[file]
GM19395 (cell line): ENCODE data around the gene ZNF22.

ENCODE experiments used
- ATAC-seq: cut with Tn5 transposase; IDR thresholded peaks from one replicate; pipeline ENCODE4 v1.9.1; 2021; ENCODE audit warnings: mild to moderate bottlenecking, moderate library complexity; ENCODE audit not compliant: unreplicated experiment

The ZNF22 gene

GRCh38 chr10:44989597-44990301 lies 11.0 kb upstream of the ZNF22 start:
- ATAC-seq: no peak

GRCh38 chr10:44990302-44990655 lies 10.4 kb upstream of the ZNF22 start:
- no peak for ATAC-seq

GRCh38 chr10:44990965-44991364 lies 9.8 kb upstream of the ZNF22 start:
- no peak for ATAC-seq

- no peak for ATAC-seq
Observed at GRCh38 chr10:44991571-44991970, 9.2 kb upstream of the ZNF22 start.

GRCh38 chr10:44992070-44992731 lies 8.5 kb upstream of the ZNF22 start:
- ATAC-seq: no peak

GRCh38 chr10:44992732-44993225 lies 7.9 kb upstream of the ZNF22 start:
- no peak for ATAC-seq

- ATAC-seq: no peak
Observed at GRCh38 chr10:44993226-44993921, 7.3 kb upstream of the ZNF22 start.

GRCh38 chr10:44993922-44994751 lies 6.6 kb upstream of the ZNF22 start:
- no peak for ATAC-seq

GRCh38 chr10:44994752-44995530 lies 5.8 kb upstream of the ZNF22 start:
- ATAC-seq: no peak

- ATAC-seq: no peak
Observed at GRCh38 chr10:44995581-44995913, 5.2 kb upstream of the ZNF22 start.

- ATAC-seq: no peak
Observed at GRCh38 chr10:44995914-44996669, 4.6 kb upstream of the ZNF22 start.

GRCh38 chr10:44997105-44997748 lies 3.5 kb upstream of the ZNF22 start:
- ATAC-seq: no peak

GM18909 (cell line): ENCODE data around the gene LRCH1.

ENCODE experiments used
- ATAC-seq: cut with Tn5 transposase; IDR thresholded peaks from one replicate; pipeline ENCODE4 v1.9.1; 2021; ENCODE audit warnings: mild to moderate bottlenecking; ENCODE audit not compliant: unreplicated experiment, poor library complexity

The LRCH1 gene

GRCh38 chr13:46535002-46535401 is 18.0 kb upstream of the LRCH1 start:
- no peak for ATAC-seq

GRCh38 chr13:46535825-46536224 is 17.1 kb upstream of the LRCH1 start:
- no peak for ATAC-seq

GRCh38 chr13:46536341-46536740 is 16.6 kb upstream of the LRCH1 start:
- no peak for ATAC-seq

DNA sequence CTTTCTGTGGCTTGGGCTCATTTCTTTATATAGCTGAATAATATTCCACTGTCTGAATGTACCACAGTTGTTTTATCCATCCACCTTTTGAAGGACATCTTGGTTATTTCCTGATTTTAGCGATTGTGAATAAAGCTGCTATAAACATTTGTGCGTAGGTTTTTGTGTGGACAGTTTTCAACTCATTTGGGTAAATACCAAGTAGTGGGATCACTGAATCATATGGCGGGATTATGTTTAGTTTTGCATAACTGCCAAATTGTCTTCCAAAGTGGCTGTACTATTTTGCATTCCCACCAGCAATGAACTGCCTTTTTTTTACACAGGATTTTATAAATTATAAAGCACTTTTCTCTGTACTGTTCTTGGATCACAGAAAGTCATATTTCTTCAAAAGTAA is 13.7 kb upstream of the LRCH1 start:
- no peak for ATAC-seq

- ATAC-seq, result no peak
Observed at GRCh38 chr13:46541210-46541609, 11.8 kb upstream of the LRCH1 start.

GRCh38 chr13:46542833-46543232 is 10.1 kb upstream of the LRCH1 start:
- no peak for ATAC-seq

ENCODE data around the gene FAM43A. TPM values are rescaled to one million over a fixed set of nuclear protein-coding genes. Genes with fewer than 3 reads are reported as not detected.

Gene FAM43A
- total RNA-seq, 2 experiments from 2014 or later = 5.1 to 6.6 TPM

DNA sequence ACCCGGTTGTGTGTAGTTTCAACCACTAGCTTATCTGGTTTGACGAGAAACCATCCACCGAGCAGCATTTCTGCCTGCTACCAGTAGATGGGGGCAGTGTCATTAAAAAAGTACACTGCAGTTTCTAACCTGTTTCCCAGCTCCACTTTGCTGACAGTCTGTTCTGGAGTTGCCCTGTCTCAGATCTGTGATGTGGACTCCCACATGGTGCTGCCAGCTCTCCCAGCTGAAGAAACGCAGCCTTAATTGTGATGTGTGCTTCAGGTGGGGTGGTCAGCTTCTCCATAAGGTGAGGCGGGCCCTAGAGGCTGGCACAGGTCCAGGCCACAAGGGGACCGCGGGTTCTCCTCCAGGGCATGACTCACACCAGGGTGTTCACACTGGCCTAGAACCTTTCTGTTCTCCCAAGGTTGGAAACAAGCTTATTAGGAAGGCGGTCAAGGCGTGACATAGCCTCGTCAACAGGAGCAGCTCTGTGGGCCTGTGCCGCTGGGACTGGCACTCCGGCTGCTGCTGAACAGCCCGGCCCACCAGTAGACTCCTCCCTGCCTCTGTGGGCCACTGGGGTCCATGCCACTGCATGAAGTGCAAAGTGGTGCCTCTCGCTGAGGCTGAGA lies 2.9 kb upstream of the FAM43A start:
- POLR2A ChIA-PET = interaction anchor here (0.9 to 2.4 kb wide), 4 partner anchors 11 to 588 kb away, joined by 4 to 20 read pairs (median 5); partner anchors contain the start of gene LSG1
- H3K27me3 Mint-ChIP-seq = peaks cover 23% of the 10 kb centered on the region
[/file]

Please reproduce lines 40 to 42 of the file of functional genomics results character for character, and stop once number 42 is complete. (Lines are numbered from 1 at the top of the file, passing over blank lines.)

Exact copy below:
- no peak for ATAC-seq

- ATAC-seq, result no peak
Observed at GRCh38 chr13:46541210-46541609, 11.8 kb upstream of the LRCH1 start.